Take trade ministers from 142 countries, add a few hundred journalists, observers and business lobbyists, surround them all with tens of thousands of police and military for security, and you have the makings of one of the most surreal events in recent diplomatic history -- the World Trade Organization meeting in Doha, Qatar.
In the wake of the Sept. 11 attacks, with the disastrous 1999 WTO meeting in Seattle as a backdrop, the assembled ministers set about to agree on a declaration that would chart a path for the future development of international trade.
The ministers arrived in Doha faced with serious ongoing disagreements between Southern and Northern governments and between the United States and Europe. As in Seattle, US and European negotiators used nearly every known form of coercion to stifle proposals from developing nations while providing the appearance of consensus. In Seattle, that approach led to gridlock and collapse. In Doha, with the help of a one-day extension, the mix of deal-making and arm-twisting led to agreement and a declaration on future talks.
While the Doha meeting in particular and the WTO in general are presented as part of a new globalist agenda, much of it is parochial politics played out on a global stage. The political pressures of upcoming elections in Brazil, France, and the United States were key factors in a number of public battles and behind-the-scenes compromises. In the end, the 10-page declaration will allow every negotiator to claim victory -- or at least an avoidance of defeat.
Still, the reign of ambiguity in Doha was not absolute. The combined forces of activist groups and ministers from developing nations scored a significant victory on the issue of drug patents. Goaded by a backlash against pharmaceutical companies that have limited access to affordable AIDS treatment drugs, the organization agreed to drop WTO rules on intellectual property rights, including patents, when those rules undercut public health objectives.
The patents agreement, arrived at despite the objections of the US, Switzerland, Germany and Great Britain, represents the first clear victory for the coalition of developing nations and civil society activists. In fact, the most important development of the Doha meeting was the emergence of this new "public interest coalition" as a significant negotiating bloc within the WTO. Drawing on the successes of similar collaborative efforts on land mines, global warming, and biological diversity protection, this new trade coalition is in a position to play an increasingly influential role during the coming decade.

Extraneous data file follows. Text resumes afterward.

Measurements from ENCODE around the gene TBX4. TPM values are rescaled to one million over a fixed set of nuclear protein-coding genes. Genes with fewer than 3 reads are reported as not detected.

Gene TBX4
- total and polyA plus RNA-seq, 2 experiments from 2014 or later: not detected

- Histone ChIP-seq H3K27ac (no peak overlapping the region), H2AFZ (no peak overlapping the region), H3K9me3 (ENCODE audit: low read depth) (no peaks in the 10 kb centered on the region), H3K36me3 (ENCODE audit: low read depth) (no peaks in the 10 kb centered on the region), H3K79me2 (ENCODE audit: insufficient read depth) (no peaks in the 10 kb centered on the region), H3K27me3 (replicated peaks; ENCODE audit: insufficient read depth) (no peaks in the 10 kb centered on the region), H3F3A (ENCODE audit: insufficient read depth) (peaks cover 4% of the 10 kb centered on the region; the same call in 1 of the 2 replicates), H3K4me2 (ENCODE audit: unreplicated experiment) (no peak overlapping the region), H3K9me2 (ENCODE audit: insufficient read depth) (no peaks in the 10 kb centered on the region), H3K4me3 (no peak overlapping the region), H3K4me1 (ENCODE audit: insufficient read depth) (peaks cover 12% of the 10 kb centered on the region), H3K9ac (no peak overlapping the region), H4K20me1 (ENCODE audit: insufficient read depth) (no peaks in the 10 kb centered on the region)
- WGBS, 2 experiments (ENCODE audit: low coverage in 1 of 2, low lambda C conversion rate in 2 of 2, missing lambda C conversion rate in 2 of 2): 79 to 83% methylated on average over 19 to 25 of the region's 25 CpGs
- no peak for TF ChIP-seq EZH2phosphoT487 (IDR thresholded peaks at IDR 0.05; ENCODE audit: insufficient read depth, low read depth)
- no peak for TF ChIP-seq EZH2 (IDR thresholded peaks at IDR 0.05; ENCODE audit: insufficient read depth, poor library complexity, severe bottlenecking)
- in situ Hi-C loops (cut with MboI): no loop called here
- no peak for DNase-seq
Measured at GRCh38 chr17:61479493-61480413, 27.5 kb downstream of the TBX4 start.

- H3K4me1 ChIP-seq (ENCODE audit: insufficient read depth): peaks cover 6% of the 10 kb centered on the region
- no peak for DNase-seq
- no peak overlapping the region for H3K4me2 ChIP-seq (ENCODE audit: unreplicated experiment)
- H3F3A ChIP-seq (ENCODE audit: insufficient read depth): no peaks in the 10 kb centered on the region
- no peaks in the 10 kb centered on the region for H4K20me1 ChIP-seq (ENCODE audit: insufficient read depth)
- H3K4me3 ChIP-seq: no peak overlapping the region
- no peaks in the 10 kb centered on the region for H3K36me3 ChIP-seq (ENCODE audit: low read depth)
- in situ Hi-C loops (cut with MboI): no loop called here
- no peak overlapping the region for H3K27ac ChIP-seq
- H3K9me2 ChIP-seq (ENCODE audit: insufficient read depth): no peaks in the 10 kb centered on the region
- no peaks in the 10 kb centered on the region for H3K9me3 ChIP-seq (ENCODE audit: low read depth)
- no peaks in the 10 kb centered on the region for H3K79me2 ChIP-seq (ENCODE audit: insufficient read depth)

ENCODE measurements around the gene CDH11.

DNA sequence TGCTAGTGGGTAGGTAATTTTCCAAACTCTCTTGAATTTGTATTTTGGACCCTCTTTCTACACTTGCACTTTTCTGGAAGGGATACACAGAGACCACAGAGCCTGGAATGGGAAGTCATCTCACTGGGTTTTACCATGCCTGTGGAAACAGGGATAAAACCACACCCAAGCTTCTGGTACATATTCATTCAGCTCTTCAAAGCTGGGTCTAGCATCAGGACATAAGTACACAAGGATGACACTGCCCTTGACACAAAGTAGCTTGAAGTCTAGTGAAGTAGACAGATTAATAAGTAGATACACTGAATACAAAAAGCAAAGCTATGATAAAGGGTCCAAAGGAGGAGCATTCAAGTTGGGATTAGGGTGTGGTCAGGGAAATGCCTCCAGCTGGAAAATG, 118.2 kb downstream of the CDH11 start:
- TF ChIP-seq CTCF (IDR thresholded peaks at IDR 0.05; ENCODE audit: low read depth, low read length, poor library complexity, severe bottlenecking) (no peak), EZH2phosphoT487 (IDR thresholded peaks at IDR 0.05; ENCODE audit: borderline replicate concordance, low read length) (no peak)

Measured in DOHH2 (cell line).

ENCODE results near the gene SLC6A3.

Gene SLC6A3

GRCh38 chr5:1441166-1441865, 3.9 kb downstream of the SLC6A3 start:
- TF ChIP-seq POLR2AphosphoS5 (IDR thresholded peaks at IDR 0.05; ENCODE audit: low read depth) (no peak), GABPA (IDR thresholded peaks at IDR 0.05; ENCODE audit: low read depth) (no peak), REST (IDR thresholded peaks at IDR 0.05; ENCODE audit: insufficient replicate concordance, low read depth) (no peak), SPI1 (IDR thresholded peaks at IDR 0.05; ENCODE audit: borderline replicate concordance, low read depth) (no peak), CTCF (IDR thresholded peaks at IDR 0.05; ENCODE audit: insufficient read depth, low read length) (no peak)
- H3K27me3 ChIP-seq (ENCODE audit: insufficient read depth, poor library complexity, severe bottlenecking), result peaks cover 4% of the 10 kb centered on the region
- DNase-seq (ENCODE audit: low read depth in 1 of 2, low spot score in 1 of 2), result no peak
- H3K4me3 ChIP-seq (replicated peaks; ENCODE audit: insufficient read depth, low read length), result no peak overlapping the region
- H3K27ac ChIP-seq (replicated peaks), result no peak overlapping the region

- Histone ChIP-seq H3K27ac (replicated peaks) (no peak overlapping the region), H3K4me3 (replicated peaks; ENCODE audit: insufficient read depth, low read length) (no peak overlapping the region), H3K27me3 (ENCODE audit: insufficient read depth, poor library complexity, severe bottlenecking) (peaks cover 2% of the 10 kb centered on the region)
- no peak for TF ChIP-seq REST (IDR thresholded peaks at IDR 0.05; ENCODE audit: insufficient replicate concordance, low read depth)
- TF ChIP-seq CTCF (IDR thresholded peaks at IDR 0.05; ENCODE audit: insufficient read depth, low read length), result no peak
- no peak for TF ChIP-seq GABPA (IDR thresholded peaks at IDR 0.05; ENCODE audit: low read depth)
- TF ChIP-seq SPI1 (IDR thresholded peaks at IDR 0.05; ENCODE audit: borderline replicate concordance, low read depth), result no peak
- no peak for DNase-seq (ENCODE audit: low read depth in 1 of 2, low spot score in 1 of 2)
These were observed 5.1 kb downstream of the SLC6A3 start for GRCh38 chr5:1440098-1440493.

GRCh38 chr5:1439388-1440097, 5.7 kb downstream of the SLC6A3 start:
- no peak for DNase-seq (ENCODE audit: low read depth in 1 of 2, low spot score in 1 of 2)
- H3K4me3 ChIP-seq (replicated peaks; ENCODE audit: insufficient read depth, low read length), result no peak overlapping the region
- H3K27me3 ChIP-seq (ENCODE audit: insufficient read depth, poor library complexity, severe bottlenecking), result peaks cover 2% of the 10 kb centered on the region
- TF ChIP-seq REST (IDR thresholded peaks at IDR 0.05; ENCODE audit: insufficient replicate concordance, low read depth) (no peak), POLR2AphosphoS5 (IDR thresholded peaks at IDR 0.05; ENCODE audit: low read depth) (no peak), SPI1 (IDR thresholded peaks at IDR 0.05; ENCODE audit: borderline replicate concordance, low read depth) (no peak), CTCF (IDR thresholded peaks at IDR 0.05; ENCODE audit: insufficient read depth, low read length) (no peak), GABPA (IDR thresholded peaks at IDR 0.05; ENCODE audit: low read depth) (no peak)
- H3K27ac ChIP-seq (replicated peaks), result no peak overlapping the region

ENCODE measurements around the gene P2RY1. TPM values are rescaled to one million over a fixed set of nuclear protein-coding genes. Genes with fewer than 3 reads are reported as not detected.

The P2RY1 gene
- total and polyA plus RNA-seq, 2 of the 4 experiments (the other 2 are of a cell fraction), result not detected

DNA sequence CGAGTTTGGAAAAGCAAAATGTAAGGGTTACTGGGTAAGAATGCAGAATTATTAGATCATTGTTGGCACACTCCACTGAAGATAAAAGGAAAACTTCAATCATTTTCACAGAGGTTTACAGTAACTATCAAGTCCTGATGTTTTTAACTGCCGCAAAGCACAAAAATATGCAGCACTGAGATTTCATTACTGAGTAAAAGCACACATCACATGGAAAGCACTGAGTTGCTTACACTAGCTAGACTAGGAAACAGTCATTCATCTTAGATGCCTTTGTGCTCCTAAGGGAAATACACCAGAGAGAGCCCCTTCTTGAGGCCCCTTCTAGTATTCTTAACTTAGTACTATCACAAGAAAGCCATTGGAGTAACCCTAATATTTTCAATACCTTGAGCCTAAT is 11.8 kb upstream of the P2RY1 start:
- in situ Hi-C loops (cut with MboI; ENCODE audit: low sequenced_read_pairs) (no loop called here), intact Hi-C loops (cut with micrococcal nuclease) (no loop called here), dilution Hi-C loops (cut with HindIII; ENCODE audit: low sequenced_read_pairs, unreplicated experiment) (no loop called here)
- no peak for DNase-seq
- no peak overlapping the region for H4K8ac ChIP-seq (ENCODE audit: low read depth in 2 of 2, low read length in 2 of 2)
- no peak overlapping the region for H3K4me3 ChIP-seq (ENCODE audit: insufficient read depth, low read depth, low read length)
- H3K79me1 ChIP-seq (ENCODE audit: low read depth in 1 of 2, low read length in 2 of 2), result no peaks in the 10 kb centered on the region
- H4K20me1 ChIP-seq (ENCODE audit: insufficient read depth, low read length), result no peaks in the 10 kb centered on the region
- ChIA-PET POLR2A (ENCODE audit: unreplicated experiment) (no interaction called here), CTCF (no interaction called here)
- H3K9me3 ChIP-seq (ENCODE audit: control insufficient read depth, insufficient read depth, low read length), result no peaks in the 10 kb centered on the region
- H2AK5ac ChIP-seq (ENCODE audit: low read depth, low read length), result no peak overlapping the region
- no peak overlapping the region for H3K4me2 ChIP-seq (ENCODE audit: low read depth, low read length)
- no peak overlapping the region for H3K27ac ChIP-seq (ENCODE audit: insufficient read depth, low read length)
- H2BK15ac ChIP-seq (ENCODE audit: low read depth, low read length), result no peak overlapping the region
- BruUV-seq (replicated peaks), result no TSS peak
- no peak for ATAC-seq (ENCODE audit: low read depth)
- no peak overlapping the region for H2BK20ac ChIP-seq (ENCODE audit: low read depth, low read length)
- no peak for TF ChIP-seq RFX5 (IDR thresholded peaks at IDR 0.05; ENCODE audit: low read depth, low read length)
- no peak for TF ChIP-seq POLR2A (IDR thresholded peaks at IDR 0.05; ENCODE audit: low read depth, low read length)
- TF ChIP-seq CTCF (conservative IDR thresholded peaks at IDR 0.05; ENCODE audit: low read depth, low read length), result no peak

The issues this emergent coalition will need to grapple with are complex and politically volatile. In Doha, US and European trade officials put a number of new items on the WTO agenda, including policies on investment, government purchasing, and competition. A coalition of developing countries, led by India, blocked action on the new topics by ensuring that no negotiation could take place without the agreement of every member country. Indian officials believe this tactic will prevent such topics from ever being seriously negotiated, but it remains uncertain if southern-hemisphere countries will be able to withstand increasing pressure from the US and Europe.
The ministers face another emerging challenge in attempting to determine how the WTO can and should relate to a new generation of multilateral environmental agreements such as the Kyoto Protocol and Biosafety Agreement. The WTO -- led by the US -- has consistently taken the view that trade rules should trump environmental rules. The US is attempting to enforce this view through a preemptive strike, proposing new rules that would allow trade agreements to ignore the authority of the environmental agreements. There is growing concern that this effort would expand WTO rule-making authority into new areas, such as drinking water and public services. Activists see ample reason to monitor these attempts closely -- and intervene quickly if necessary.
In the end, there were no clear winners or losers at Doha -- except for the drug companies, who definitely lost. Every faction can claim to have survived to fight another day. What is important is that the lines of the fight are more clearly drawn, with activist groups and developing nations lining up as an increasingly powerful coalition against rich countries and multinational corporations.
The next full WTO meeting, set for 2003 in Mexico, will present this evolving coalition with an opportunity to move beyond the single victory on drug patents to a wider range of new issues. If that happens, the Mexico meeting could be the beginning of a New World Order very different from that envisioned by recenty retired US presidents.